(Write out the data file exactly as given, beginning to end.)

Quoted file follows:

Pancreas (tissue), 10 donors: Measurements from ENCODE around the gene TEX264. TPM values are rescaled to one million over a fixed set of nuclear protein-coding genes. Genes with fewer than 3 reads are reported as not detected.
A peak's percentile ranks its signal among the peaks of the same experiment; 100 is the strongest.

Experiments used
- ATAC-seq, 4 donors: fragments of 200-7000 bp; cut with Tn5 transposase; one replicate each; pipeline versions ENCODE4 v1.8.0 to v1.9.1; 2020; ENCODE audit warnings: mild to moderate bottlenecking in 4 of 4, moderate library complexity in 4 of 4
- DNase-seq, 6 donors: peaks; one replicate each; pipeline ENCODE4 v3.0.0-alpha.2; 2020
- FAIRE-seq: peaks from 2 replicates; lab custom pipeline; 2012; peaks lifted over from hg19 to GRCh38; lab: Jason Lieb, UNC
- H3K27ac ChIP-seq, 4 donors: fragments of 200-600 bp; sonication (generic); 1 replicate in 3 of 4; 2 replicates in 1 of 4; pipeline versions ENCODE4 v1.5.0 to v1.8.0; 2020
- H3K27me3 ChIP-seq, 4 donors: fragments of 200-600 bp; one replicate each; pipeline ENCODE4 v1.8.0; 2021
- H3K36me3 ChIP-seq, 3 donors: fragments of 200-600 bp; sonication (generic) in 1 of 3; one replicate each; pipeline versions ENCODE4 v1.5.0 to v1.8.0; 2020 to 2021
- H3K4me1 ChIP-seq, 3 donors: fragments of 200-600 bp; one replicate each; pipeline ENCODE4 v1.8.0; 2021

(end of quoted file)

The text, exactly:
Pancreas (tissue), 10 donors: Measurements from ENCODE around the gene TEX264. TPM values are rescaled to one million over a fixed set of nuclear protein-coding genes. Genes with fewer than 3 reads are reported as not detected.
A peak's percentile ranks its signal among the peaks of the same experiment; 100 is the strongest.

Experiments used
- ATAC-seq, 4 donors: fragments of 200-7000 bp; cut with Tn5 transposase; one replicate each; pipeline versions ENCODE4 v1.8.0 to v1.9.1; 2020; ENCODE audit warnings: mild to moderate bottlenecking in 4 of 4, moderate library complexity in 4 of 4
- DNase-seq, 6 donors: peaks; one replicate each; pipeline ENCODE4 v3.0.0-alpha.2; 2020
- FAIRE-seq: peaks from 2 replicates; lab custom pipeline; 2012; peaks lifted over from hg19 to GRCh38; lab: Jason Lieb, UNC
- H3K27ac ChIP-seq, 4 donors: fragments of 200-600 bp; sonication (generic); 1 replicate in 3 of 4; 2 replicates in 1 of 4; pipeline versions ENCODE4 v1.5.0 to v1.8.0; 2020
- H3K27me3 ChIP-seq, 4 donors: fragments of 200-600 bp; one replicate each; pipeline ENCODE4 v1.8.0; 2021
- H3K36me3 ChIP-seq, 3 donors: fragments of 200-600 bp; sonication (generic) in 1 of 3; one replicate each; pipeline versions ENCODE4 v1.5.0 to v1.8.0; 2020 to 2021
- H3K4me1 ChIP-seq, 3 donors: fragments of 200-600 bp; one replicate each; pipeline ENCODE4 v1.8.0; 2021